A sight for sore eyes. It sure is nice to have Daniel Gibson back in the fold. Gibson has scored 24 points (8-17 shooting, 4-7 from deep) in the series' opening two games, and although he'd been back for 10 games since missing 22 of 24 games in February and March, Gibson had struggled to find a rhythm. It looks like the playoffs were just what the doctor ordered, along with some snack wraps and large sweet teas.
Boobie (I'll finally concede to calling him that, but I don't have to like it) is playing like the Boobie of old, and just like last year's Eastern Conference Finals, he's been a sparkplug for the Cavaliers. However, it looks like the effects of Gibson's left high ankle sprain are lingering a bit, because Boobie's speed and quickness are not what they used to be. That said, as long as Gibson can shoot, he will play a valuable role for the Cavs as they continue their playoff run.
Good guys win, bad guys lose. The Wizards' commitment to defending LeBron James in a "physical" (an athlete's code word for "dirty") fashion has turned them into the bad guys in this series. Particularly in game two, Washington didn't come out swinging, they came out shoving. Washington wanted to wrap LeBron James up, beat him up when he came inside, and keep his old fashioned three-point play opportunities at a bare minimum. With the latter, who can blame them?
But instead of just fouling "hard," the Wizards took this tough guy mentality too far, and were thrown off their game mentally. Gilbert Arenas was hit with a technical foul for shoving Wally Szczerbiak during the first half, and intentionally tripped Delonte West in the second half. Brendan Haywood shoved LeBron James in midair, clearly making no attempt for the basketball, and was ejected. Andray Blatche has hit LeBron in the face multiple times during the first two games. None of this has helped Washington make any progress. By trying to get into the Cavaliers' heads, the Wizards have been taken out of theirs.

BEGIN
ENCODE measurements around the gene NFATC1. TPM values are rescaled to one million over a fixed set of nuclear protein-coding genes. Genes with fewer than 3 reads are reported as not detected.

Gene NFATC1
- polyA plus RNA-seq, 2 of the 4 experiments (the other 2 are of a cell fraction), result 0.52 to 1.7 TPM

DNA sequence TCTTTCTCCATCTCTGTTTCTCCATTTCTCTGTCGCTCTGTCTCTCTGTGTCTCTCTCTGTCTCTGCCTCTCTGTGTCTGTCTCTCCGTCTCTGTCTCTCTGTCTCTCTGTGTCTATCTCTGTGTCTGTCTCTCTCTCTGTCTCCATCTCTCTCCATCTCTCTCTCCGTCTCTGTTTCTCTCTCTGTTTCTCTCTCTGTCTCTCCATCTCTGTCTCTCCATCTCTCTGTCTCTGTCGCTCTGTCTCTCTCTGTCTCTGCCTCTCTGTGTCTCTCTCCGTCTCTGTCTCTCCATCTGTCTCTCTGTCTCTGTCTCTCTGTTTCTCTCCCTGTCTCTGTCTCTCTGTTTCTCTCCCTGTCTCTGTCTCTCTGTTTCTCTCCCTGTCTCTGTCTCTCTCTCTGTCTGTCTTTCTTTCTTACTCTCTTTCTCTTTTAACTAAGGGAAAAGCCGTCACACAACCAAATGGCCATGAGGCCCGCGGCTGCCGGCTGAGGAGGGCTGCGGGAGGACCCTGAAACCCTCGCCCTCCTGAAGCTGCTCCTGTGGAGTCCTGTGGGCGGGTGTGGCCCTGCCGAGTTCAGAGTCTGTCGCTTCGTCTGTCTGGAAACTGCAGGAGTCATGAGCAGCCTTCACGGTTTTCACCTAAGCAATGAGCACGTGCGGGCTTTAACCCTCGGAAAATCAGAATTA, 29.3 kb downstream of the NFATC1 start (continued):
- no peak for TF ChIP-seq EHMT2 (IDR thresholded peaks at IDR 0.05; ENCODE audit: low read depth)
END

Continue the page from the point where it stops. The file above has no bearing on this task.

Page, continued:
And if there's one thing that the rest of the NBA should have learned about LeBron James by now, it's that hard fouls, especially dirty fouls, don't deter him. Dirty fouls don't stop LeBron, they merely incite his wrath. I said it before the series and I'll say it again: antagonizing LeBron James, whether it be physically or verbally, is not wise. James is the most physically gifted player of his generation, and as an opposing player infuriating James would be the last thing on my list. You don't want to give this guy an extra incentive to bury you.
No suspension for Haywood. Brendan Haywood's now infamous hit on LeBron James will not be punished with a suspension. That's the right call. Haywood's hit was dirty, it was definitely a flagrant foul because he made no attempt for the ball and the contact was excessive. The foul was probably a Flagrant 2 because the excessive contact appeared to be intentional, so Haywood's ejection was justified.
Also, at that point in the game tempers were flaring and violence was escalating. If someone wasn't punished, the fouls were only going to get more and more severe, or worse: a full-fledged fight could have erupted. Ejecting Haywood helped stave off a melee, but that hit wasn't bad enough to merit a suspension, and while it would benefit the Cavs to have Brendan Haywood watching game three on television, it wouldn't be fair.
Wine & Gold beats Gold. Will Washington's front office puh-leeze pull the plug on those positively repellent gold jerseys already? Without a doubt among the worst in the NBA, the Wizards' threads look even worse when contrasted against the Cavs' excellent uniform design. Honestly, Washington’s goofy duds, along with the Sacramento Kings' gold abominations, should be yanked from the shelves immediately, taken out back, and given the Old Yeller treatment.
Killer instinct. It's that elusive quality fans have been searching for from LeBron James' Cavaliers for a long time, and have rarely seen. On Monday, LBJ and friends gave us all we could handle.